Ed Miliband speaks with radiotherapists, during his visit to University College hospital, on April 4, 2011 in London. Photograph: Getty Images.
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Labour leads on health, but it has to be clear that money for the NHS will lead to cuts elsewhere

To achieve economic credibility, Miliband needs to speak the language of priorities. 

Scandal follows scandal in Westminster, but David Cameron continues to float above it all. For a period his government appeared dangerously inert in response to allegations of a child abuse cover-up. But the establishment of two inquiries and his vow to leave “no stone unturned” moved him into safer territory.

“Concrete Cameron” is the name some MPs have given the Prime Minister, in tribute to his strange resilience. In short succession, his party finished third in a national election for the first time in its history, his public campaign to block Jean-Claude Juncker’s nomination as European Commission president was comprehensively defeated by EU leaders and his former director of communications Andy Coulson was imprisoned for phone-hacking. But none of these moments was accompanied by the kind of ritual humiliation that Cameron’s opponents hoped for.

It is the enduring strength of the Prime Minister’s brand (he outpolls his party by 7 points; Ed Miliband trails Labour by 13) that gives the Tories hope that they will win next May by framing the general election as a presidential contest. The recent improvement in Cameron’s ratings has surprised those who predicted his reputation would be tarnished irrevocably by now. When he pressed ahead with Andrew Lansley’s National Health Service reforms in 2012, commentators on left and right said that it would prove to be his “poll tax moment”. But the measures have inspired nothing close to that insurrection. Labour focus groups show that voters believe the NHS is struggling but also that they do not connect this with any particular government policy.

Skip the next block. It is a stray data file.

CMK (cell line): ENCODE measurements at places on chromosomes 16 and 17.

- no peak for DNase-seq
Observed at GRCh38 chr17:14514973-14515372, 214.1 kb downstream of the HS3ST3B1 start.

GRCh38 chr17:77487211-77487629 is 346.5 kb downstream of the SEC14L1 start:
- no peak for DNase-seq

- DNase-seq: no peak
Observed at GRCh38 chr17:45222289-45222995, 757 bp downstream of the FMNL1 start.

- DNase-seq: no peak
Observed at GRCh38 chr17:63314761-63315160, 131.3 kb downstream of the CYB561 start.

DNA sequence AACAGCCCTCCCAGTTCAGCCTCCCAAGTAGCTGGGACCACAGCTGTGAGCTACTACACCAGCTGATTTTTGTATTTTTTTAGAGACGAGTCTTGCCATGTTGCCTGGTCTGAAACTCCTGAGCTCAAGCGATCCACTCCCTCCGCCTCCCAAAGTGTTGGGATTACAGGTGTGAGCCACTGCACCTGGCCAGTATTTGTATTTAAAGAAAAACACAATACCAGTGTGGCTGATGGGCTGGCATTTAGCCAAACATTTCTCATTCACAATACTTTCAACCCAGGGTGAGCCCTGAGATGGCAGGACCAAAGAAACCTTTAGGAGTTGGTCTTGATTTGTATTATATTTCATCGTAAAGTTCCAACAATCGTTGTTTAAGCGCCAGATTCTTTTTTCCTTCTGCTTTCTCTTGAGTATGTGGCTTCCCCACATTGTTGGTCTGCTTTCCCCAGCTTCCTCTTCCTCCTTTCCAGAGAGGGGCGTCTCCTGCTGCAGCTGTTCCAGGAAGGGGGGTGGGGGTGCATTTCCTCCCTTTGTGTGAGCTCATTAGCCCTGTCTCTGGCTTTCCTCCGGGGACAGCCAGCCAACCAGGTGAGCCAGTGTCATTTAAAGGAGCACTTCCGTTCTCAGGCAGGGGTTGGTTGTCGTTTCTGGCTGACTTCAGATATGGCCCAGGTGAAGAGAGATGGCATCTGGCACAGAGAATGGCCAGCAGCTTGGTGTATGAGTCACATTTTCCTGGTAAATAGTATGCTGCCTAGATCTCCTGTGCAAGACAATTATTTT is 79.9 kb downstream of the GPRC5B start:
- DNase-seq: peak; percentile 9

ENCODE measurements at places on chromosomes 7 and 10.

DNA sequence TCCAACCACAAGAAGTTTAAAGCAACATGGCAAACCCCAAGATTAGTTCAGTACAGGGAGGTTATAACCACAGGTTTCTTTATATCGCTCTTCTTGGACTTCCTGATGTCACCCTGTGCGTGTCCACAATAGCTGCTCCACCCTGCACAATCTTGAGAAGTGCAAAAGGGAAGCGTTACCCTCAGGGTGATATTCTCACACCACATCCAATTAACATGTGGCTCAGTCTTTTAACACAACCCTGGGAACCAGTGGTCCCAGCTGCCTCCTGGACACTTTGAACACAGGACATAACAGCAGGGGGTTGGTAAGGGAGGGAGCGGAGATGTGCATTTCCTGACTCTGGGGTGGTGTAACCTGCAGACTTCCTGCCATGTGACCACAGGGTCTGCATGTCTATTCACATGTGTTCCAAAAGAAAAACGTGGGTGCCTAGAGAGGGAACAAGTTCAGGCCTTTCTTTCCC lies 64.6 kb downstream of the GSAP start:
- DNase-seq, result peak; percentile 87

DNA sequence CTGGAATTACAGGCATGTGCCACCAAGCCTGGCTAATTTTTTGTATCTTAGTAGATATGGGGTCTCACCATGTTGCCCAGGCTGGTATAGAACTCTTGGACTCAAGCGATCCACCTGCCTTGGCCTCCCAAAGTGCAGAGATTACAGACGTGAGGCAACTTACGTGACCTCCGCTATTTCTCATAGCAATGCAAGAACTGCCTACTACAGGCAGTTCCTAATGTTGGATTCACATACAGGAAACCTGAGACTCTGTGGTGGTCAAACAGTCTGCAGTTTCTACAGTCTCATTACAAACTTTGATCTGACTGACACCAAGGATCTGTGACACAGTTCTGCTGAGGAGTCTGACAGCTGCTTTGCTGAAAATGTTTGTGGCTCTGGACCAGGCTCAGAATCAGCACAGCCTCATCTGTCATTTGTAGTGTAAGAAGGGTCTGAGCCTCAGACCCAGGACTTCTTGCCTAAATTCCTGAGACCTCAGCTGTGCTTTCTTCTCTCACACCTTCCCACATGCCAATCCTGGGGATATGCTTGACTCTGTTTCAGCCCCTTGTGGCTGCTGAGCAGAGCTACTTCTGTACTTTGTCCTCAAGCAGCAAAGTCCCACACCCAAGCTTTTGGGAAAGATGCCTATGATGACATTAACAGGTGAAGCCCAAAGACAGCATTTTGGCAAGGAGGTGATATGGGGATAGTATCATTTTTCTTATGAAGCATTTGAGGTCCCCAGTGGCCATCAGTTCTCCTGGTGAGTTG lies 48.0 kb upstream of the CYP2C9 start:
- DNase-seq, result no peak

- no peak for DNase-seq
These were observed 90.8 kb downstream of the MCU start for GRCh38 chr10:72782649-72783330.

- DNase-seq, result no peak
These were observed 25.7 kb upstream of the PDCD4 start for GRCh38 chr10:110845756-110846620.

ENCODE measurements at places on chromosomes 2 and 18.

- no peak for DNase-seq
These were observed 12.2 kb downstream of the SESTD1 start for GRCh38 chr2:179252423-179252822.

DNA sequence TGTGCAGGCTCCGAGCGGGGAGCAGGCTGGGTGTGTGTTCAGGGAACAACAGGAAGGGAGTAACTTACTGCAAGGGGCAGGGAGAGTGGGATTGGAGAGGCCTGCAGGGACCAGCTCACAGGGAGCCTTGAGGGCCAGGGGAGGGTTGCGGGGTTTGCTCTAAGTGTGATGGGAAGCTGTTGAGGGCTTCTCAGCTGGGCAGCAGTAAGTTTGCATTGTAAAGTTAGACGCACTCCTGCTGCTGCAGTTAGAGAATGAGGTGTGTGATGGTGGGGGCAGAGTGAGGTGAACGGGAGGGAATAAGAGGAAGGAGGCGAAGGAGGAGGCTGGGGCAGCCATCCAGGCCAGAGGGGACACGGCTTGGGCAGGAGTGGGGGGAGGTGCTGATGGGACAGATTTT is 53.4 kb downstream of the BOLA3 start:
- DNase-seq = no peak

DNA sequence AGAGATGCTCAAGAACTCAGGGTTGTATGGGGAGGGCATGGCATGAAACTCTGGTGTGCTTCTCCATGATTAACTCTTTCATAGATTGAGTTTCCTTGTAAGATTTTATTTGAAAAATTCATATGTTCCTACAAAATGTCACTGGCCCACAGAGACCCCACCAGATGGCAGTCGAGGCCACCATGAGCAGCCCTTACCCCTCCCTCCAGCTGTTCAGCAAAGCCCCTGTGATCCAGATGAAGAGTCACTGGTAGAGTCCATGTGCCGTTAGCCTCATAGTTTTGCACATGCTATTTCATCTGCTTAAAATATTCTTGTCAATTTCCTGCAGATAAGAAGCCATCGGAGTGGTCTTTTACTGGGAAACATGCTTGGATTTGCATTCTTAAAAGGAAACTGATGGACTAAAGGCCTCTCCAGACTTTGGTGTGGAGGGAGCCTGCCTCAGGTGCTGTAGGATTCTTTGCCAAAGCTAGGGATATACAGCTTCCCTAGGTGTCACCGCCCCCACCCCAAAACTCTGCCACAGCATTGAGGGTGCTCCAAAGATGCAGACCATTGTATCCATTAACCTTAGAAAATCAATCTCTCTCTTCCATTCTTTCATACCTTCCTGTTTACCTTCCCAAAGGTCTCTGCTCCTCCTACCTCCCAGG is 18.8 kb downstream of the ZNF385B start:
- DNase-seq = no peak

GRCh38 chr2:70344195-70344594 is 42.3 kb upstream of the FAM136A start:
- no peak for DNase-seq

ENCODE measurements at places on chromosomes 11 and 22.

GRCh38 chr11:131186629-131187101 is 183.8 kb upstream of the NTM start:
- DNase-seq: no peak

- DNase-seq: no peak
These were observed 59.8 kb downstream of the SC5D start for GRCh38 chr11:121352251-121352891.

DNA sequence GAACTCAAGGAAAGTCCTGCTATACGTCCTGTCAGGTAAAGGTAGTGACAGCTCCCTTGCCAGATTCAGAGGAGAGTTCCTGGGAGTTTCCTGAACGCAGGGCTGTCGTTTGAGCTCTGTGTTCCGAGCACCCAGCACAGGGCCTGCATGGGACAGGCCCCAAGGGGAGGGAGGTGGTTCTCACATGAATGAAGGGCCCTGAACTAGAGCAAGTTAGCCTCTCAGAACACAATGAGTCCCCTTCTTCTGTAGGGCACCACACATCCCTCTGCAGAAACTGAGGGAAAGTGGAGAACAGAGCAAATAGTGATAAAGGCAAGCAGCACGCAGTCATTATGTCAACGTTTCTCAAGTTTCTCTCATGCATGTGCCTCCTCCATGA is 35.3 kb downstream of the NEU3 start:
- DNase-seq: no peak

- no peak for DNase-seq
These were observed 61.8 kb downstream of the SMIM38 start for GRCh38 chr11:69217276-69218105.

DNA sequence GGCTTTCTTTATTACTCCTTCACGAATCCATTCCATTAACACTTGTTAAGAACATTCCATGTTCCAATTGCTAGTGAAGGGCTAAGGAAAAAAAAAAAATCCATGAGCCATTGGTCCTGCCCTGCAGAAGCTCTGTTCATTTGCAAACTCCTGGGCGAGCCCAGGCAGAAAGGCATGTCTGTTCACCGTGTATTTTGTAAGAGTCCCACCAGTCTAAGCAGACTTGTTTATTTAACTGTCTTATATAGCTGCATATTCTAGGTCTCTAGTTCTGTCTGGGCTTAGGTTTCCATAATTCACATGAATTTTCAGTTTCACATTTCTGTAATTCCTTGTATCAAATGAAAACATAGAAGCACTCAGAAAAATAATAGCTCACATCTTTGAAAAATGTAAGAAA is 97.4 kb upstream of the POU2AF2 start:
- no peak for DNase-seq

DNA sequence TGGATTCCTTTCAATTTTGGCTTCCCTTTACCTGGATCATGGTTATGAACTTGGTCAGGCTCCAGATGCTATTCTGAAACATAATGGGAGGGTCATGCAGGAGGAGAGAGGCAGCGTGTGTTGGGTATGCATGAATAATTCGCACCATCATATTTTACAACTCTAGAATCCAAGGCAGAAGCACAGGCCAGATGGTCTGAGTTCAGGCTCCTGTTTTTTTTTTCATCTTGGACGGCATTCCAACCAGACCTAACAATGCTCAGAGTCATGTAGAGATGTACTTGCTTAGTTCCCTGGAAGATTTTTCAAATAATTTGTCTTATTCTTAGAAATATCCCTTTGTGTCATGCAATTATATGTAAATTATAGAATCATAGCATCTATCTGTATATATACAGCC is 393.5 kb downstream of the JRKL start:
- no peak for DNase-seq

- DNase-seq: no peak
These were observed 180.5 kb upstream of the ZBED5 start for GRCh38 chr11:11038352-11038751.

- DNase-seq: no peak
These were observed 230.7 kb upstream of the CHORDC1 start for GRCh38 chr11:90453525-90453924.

The opposition’s aim for the summer is to establish the Prime Minister as the guilty man. After last year’s “cost of living” offensive, it will devote the parliamentary recess to charting the “Cameron effect” on the health service. Leaflets in target seats will focus on the year-long failure to meet the four-hour A&E waiting time target, the lack of GP availability (four in ten people wait more than a week for an appointment) and the missed cancer treatment target. Andy Burnham, the shadow health secretary, and other MPs will join a re-creation of the Jarrow march organised by a group of mothers to protest against the creeping privatisation of the service.

Labour regards raising the salience of the NHS, the issue on which it enjoys its largest poll lead, as essential to its chances of victory next year. “After living standards, we need it [the NHS] to be voters’ priority,” a strategist says. At present, that place is taken by immigration, on which Labour trails the Conservatives by 9 points. To improve its odds, the party needs to force the Tories on to its preferred battleground.